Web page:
I've been in the Navy for over eight years now, and much of how the military purchases equipment doesn't make sense in the real world. For example, there are many instances where Commercial Off The Shelf (COTS) products are used, and this is fine for most products.
However, when it comes to computers & high tech devices, quality goes up and price goes down rapidly. I've seen instances where a multi-year computer contract is signed that pays for high end systems, and locks that initial price in for additional and replacement units. The problem is that the price of a specific computer model will drop to about half in a single year and be worthless in three, while the Navy will continue paying the original purchase cost for now obsolete replacements five years later.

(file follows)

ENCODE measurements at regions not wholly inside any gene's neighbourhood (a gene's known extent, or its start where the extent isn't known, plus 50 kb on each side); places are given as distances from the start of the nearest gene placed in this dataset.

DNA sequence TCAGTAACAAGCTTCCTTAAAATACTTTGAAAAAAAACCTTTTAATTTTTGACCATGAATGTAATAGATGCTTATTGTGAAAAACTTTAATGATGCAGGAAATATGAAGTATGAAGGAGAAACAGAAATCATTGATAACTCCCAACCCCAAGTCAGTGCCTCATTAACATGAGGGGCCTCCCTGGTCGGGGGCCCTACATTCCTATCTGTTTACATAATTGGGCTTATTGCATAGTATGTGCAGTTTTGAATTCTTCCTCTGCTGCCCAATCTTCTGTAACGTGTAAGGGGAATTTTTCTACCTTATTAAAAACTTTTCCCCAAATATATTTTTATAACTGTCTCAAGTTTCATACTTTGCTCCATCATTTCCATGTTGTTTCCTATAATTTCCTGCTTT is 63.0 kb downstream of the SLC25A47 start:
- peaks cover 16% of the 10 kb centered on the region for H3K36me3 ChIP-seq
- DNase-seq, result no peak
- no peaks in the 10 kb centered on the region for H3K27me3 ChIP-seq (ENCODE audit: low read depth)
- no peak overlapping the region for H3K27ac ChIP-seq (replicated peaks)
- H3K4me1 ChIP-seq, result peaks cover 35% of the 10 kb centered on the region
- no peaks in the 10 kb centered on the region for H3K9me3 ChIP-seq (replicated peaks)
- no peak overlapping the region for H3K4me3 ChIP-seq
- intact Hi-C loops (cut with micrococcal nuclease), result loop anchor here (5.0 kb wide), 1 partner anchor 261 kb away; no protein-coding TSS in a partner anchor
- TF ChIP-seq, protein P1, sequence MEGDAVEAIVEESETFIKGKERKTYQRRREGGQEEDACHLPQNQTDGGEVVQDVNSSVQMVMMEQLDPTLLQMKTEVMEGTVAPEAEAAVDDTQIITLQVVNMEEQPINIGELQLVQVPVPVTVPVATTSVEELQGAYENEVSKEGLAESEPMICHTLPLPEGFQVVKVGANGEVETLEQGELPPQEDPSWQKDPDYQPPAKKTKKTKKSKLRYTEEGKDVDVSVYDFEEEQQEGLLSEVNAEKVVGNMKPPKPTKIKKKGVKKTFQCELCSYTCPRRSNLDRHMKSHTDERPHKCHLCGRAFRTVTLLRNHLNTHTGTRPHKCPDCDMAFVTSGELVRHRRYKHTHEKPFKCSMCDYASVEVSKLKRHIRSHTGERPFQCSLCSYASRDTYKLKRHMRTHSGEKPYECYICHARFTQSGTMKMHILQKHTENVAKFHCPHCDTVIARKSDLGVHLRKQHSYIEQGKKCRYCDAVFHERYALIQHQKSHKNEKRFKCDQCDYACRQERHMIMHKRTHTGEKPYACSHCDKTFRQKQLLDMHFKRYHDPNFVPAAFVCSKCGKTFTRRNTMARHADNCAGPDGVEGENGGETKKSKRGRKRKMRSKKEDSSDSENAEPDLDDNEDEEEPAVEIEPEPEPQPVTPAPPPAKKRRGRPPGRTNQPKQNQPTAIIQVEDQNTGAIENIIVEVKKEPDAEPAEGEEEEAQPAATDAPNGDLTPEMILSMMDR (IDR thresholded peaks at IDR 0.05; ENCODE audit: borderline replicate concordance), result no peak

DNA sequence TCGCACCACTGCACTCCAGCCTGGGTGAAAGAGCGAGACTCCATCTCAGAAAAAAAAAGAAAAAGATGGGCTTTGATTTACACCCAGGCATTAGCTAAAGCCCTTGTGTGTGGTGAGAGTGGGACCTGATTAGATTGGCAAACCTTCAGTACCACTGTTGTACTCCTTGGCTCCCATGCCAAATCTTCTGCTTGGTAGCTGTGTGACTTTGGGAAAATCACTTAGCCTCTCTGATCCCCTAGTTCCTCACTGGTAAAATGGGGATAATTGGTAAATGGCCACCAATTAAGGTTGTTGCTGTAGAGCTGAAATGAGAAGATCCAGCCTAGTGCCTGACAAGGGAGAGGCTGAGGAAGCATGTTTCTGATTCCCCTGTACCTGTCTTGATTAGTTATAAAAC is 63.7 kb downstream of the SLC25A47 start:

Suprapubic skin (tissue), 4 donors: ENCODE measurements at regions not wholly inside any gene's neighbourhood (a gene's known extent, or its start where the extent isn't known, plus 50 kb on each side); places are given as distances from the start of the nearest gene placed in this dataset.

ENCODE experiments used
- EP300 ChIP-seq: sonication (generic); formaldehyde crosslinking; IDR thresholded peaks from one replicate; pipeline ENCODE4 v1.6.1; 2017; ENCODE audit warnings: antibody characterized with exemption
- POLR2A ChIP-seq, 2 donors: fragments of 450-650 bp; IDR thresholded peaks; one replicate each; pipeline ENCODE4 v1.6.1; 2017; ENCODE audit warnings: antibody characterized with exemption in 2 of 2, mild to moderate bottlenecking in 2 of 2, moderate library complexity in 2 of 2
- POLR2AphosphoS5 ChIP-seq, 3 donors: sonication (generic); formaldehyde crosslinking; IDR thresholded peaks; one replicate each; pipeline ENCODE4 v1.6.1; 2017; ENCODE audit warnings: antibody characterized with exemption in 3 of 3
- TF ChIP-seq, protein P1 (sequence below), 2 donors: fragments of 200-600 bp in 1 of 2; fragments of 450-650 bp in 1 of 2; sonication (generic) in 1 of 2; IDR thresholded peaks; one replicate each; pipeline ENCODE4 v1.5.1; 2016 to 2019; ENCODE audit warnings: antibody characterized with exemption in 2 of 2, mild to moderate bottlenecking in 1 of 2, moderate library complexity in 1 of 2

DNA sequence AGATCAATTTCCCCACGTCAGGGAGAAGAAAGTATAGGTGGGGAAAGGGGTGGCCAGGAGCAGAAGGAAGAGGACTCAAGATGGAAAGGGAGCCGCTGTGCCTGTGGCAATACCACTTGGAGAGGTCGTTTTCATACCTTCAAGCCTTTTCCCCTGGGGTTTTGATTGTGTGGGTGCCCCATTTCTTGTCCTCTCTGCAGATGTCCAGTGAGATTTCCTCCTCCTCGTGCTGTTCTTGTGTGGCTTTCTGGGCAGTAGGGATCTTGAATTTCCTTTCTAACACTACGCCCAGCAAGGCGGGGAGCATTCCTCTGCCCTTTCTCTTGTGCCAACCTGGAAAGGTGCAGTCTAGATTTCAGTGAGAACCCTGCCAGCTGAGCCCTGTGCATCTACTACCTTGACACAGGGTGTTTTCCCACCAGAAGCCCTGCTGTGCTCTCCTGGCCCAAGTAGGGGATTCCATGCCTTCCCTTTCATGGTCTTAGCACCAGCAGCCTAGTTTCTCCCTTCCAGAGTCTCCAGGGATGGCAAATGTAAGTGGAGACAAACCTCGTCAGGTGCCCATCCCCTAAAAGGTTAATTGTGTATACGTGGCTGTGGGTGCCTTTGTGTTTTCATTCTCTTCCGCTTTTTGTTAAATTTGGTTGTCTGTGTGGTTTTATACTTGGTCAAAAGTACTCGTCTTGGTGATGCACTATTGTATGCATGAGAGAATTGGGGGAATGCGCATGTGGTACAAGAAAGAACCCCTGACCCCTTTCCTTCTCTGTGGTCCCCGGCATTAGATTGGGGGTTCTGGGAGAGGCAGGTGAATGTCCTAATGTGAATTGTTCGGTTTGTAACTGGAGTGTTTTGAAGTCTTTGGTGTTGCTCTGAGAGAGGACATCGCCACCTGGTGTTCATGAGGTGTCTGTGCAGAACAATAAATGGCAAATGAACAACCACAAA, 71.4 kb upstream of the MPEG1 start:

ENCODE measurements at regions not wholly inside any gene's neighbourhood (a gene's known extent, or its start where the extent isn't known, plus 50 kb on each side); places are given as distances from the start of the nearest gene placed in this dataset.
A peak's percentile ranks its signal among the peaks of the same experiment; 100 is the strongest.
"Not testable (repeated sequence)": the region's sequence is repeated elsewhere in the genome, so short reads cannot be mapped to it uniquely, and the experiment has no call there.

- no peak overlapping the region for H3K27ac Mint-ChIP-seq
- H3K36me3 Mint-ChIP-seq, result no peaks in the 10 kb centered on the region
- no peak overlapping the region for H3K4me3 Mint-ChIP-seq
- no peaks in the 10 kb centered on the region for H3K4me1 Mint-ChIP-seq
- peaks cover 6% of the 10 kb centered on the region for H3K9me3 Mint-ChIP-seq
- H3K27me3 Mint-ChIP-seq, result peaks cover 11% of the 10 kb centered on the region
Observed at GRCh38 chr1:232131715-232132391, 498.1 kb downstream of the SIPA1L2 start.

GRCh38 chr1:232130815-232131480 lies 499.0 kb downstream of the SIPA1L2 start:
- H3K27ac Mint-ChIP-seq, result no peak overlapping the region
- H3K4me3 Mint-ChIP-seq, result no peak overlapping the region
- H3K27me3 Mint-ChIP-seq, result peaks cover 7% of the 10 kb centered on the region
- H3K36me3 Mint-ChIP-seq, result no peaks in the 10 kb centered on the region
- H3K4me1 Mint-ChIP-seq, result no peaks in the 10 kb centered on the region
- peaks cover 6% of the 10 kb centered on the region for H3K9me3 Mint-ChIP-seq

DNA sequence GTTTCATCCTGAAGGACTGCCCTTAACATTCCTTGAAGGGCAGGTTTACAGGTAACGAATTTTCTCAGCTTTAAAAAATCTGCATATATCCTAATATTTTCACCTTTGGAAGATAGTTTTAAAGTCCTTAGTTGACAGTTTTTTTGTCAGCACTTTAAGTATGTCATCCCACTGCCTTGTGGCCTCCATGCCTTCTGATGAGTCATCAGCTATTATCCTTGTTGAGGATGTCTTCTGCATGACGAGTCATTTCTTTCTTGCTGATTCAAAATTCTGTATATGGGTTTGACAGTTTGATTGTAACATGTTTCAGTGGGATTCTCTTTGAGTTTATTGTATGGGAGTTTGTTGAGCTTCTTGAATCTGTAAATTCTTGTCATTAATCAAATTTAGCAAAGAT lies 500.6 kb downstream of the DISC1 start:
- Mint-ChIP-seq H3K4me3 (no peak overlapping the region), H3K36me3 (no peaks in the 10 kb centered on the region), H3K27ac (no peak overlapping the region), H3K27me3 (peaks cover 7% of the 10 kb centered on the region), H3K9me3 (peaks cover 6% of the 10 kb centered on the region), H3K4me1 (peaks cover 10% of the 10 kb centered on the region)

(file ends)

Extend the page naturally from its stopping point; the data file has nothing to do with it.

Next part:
Also, there are specialized equipment systems where the final purchase authority doesn't have more than a conceptual idea of the system, i.e. s/he knows what the system does, but doesn't know the details of the individual pieces of gear within the system and how they interact with the whole. This leads to contract padding, where a system is made unnecessarily complex in order to increase the contract cost. If enlisted maintenance technicians & installers were more involved with the final purchase it could result in a better and less costly product.
More examples can be given, but this post is long enough as it is.